Why do I fall for it every time? ‘Thou shalt not buy fruit out of season’ should be the eleventh commandment. Seduced by the half-price tag on the Tesco strawberries, which have never to my knowledge been full price, sucked in by the Any 2 for £3 sticker. Our delicious breakfast has grown little white furry hats over the weekend. I set about decapitating them, but the strawberries are brown all the way through. Grrrr.

Tesco strawberry shame
Buy any 2 for £3
Regret it later

I salvage what I can into two bowls and slice half a banana that I find nestling in its brown skin in the fridge. Lily appears and sits at the table.

I go to open the yogurt.

‘No!’ cries Lily, snatching it. ‘I need to christen it.’

She finishes peeling back the foil lid and draws a cross on the smooth white surface with her spoon.

‘I name this yogurt, Yogurt,’ I say drily.

‘No-o-o!’ she laughs. ‘I name this yogurt, Onken Set Natural Firm & Silky Biopot Yogurt!’

Yuk! The strawberries taste of garlic. I look accusingly at the chopping board, which I’m sure I washed up last night. 


On the way back from school, I stop by a wooden bridlepath sign. Dusty seemed a little better yesterday. Maybe she can manage a longer walk, especially if it’s on the flat. We set out across a field of dew-damp grass that soon penetrates my new ‘waterproof’ Nikes. I am just pondering this and the fur-capped strawberries when I realise Dusty isn’t with me. I turn to see her sway and then keel right over, legs in the air, like something out of a Monty Python sketch.

‘Good girl! Wait there!’ I call in soothing tones as I run back. As if she’s going to run off. She’s hidden in the long grass, so I’ve no idea whether I’ll find her alive or dead.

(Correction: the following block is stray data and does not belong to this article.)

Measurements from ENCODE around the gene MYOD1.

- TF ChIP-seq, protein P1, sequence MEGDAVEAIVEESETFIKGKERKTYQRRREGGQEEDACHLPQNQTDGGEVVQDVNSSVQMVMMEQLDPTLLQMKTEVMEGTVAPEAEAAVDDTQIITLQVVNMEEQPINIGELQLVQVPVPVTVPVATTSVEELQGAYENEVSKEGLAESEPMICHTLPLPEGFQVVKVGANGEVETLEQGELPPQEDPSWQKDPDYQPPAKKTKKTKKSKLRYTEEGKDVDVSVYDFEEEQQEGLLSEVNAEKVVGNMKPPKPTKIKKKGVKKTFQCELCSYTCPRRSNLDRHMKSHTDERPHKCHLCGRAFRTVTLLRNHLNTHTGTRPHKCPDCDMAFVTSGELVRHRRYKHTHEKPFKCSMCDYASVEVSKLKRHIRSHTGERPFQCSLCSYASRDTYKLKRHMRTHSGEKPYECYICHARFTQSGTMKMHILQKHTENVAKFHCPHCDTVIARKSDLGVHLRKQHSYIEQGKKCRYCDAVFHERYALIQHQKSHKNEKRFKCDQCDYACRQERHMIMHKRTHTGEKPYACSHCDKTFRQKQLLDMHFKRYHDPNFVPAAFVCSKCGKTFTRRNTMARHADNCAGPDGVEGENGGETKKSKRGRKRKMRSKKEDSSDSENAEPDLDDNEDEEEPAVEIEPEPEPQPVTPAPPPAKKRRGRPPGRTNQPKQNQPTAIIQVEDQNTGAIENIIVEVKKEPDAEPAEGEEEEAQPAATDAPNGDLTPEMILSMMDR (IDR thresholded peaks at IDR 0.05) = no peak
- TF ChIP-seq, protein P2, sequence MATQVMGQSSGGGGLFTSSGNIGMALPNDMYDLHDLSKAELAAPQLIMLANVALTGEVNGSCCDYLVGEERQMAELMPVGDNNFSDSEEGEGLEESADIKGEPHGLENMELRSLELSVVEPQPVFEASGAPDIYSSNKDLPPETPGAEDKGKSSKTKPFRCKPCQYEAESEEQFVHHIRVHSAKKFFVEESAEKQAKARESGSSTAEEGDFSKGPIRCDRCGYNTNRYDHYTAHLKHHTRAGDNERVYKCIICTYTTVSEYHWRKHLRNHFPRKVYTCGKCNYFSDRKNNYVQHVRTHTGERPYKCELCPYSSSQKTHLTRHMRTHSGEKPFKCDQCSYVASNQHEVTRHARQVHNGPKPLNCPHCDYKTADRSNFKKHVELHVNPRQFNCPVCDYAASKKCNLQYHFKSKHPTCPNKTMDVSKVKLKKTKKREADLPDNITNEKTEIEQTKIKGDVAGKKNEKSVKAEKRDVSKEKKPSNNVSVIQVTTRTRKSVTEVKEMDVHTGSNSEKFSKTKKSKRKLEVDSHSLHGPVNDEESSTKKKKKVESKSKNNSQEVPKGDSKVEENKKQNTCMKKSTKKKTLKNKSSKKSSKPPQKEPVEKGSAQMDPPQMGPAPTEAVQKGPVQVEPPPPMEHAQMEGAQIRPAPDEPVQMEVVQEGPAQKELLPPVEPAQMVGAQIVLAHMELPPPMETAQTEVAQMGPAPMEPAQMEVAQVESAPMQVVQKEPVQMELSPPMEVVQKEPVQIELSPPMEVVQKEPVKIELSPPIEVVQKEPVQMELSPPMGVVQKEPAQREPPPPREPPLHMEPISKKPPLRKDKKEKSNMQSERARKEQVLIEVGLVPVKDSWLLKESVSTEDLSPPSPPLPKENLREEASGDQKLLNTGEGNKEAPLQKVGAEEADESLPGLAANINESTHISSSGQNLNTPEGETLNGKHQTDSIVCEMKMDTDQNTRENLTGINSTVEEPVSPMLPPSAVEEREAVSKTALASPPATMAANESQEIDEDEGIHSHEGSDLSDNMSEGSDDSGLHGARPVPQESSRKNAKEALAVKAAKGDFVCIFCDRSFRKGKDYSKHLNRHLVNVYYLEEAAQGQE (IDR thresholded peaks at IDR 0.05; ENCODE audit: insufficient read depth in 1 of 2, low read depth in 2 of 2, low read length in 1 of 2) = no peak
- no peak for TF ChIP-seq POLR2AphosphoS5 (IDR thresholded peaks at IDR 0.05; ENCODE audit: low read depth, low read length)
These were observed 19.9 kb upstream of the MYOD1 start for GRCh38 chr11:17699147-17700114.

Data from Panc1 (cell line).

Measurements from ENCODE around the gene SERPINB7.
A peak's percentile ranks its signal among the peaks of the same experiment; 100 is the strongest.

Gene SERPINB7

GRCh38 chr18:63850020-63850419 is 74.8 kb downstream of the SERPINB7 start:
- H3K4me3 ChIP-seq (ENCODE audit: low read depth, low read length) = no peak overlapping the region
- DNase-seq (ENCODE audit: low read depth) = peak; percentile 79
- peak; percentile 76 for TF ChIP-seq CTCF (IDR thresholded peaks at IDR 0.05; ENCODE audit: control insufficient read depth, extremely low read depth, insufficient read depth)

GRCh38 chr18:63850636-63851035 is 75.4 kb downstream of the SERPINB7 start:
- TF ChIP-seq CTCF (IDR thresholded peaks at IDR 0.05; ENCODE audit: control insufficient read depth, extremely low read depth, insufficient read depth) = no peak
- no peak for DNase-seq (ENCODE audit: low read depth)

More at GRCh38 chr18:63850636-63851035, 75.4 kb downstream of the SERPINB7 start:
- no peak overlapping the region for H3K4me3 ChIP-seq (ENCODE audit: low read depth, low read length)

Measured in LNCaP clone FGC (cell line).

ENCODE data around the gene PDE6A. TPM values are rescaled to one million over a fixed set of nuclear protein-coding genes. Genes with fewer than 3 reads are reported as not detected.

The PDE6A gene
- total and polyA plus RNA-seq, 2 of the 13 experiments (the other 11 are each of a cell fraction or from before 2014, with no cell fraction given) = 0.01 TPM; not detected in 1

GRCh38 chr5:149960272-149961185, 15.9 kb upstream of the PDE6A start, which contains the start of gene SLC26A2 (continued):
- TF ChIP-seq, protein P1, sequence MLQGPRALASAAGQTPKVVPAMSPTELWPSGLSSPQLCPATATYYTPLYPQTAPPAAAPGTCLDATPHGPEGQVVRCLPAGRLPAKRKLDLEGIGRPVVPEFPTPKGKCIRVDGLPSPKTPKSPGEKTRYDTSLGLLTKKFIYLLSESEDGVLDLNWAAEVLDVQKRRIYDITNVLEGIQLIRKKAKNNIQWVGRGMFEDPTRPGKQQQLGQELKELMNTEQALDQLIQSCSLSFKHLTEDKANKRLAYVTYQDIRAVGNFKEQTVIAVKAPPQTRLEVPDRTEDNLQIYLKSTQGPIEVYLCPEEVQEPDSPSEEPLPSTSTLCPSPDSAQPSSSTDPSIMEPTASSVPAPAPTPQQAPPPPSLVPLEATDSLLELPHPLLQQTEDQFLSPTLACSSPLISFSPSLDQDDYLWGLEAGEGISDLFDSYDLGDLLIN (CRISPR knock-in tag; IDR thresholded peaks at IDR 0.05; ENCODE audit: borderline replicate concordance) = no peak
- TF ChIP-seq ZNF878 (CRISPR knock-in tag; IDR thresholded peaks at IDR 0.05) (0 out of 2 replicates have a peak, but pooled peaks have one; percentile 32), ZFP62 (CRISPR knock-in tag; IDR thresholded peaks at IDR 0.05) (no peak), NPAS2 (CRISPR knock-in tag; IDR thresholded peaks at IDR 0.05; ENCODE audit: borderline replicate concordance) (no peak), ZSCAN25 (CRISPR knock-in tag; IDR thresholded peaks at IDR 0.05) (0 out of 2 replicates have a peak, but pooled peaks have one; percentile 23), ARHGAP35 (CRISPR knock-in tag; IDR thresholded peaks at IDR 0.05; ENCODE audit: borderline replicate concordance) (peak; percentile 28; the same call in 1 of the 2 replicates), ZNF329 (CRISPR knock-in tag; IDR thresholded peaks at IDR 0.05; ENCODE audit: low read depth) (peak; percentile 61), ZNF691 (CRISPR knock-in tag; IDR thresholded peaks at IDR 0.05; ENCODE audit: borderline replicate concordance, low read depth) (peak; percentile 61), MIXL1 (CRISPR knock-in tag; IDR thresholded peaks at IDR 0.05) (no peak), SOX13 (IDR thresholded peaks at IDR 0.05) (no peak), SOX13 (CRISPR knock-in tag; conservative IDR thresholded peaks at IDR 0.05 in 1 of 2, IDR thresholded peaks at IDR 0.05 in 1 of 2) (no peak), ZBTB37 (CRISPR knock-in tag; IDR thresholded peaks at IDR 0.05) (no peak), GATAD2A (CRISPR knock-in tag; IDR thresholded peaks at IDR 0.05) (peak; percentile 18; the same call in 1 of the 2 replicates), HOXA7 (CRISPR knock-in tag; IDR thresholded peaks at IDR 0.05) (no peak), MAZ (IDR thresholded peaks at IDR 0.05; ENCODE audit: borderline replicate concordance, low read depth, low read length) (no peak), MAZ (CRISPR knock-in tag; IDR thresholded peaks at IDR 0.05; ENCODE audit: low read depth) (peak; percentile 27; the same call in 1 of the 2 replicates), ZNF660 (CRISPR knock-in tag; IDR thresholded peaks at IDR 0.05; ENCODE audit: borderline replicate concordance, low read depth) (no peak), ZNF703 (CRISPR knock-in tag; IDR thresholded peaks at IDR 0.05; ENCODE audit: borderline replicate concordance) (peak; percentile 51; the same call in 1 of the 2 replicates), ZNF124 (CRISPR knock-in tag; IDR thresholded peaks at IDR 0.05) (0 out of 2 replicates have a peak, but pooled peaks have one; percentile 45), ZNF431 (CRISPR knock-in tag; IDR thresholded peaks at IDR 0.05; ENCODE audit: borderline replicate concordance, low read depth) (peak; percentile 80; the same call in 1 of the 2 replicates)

Alive, as it turns out. Lying the right way up now, and looking at me with her affronted expression. I squat with her for a while, stroking her damp head, and then stand up. Dusty’s up in a flash and trotting towards the car.

I suppose it was just a funny turn like my grandmother used to have. Like that Christmas when Dan heard a yelp and a thud in the middle of the night and found Grandma in the bath in her nightie. Oh God. Maybe losing our balance as well as our marbles runs in the family.

Sunday, 18 September 2011

Harvest festival

Harvest festival
Ancient denizens unite.
Pause for gratitude

Saturday, 17 September 2011

Bad hair is the new good hair

Complimented by three people on tigerish yellow-orange hair today, including my hairdresser in Candlebury. Have stopped protesting. Instead rejoice on realising I'm in good company. Everybody who's anybody has badly bleached hair. Hmmm. Maybe can become late-onset film star?

Turning passion into prossie

Bump into Hugh and Jemima and tell them about my passion-seeking quest so that I can turn my Passion into Profit.

'What about a passion for sex?' Jemima suggests. 'You could become a prostitute.'

'Look at that absolute minger who was making 20 grand a week,' adds Hugh. 'You could rake it in.'

Hmmm. Will consider. Could take out a small ad in the Mistlebourne Magazine (a somewhat grandiose name for a photocopied sheet of A4). Trouble is, although I'm sure there are plenty of country husbands who'd be up for it, their wives wouldn't be too happy when they looked in their joint bank account. Plus the luxury industries are suffering, as Annie and Jim pointed out the other day. I'd hand out my cards to men at parties, and they'd say, 'How marvellous' and 'I know dozens of people who'd be interested', but when it came to it, they'd evaporate like the cushion buyers and house portrait-commissioners.

Grazia mille

Train-left Grazia
reminds of a life beyond -
hello fashion world!

Friday, 16 September 2011

Battling demons